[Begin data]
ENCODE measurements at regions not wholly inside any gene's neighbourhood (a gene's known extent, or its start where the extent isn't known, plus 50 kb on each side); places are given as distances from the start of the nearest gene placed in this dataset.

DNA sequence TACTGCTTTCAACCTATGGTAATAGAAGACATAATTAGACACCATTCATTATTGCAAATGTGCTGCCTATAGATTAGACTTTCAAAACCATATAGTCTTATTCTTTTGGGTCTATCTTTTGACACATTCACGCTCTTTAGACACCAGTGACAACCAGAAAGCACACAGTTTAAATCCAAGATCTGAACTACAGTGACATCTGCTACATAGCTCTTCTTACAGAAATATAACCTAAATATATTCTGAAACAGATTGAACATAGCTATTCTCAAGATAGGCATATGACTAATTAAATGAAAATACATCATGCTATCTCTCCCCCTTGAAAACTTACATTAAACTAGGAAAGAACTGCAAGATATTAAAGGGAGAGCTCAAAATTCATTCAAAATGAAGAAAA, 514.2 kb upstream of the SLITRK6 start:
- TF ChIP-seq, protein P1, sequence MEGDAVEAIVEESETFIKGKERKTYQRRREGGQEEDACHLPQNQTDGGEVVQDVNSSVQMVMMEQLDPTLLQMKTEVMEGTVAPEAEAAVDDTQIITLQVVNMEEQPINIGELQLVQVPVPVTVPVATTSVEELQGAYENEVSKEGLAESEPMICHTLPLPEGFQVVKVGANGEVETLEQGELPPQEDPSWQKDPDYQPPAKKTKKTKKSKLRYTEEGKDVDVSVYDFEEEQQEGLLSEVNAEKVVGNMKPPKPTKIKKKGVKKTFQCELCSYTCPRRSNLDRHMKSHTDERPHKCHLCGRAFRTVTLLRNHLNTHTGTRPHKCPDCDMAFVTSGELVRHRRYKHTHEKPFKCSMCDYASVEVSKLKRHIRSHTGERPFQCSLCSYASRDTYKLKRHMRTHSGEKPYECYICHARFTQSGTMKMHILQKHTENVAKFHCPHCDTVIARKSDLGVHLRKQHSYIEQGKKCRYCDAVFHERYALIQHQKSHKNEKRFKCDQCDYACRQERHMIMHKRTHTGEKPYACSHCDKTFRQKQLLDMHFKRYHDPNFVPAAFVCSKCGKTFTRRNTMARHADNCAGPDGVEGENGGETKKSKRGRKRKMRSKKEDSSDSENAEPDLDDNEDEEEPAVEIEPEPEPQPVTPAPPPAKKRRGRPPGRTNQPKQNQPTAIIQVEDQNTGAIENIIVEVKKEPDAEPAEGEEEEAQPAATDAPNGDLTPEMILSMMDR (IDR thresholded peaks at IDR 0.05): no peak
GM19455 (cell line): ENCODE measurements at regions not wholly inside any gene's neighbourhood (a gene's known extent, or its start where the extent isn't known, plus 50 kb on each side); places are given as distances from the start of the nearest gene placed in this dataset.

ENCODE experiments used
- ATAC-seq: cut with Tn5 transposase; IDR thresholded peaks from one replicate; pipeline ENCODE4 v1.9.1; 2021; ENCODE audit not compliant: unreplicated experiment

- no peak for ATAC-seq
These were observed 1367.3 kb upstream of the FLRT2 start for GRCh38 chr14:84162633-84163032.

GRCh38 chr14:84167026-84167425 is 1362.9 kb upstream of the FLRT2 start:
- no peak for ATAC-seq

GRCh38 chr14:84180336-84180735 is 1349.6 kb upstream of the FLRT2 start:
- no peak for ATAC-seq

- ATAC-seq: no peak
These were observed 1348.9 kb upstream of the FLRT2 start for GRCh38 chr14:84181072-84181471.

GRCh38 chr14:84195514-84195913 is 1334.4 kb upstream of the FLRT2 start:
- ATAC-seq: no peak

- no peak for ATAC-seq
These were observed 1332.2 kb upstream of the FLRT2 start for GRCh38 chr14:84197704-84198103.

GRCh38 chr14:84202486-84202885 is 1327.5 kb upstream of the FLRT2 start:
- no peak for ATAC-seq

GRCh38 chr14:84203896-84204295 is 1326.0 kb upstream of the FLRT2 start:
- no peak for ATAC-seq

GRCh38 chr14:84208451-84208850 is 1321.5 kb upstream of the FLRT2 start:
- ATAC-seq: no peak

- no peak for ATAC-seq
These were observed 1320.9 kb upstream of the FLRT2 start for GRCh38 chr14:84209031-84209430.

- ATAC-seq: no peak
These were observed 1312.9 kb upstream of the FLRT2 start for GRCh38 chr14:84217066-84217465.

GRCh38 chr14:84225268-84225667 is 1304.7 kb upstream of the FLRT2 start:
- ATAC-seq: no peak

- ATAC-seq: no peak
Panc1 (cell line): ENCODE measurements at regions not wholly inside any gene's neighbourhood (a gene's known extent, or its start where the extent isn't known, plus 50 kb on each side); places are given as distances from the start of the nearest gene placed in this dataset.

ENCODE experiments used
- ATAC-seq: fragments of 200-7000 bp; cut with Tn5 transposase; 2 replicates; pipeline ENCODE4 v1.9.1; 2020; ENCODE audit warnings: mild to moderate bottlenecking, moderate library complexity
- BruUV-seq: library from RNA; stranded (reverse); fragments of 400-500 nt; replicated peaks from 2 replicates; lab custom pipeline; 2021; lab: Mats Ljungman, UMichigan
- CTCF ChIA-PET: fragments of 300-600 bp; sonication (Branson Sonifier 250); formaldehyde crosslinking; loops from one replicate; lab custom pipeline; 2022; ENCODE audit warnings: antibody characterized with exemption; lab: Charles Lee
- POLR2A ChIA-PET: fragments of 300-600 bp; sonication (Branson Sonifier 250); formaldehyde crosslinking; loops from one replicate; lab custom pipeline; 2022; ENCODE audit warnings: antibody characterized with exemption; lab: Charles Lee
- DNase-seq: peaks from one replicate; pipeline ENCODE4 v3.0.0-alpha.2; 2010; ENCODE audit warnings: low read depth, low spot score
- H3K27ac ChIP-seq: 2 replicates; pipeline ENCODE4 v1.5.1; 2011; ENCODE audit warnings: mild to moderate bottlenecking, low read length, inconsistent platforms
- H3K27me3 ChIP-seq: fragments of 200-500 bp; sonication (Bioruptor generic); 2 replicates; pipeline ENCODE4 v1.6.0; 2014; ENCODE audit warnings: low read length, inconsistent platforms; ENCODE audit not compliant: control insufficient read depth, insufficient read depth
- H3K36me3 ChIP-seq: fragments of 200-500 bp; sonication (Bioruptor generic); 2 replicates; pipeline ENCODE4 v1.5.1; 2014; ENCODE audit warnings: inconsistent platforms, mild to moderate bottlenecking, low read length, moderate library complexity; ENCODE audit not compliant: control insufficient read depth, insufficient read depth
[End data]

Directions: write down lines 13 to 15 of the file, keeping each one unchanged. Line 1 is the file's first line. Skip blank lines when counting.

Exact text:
- ATAC-seq: no peak
These were observed 1348.9 kb upstream of the FLRT2 start for GRCh38 chr14:84181072-84181471.

GRCh38 chr14:84195514-84195913 is 1334.4 kb upstream of the FLRT2 start: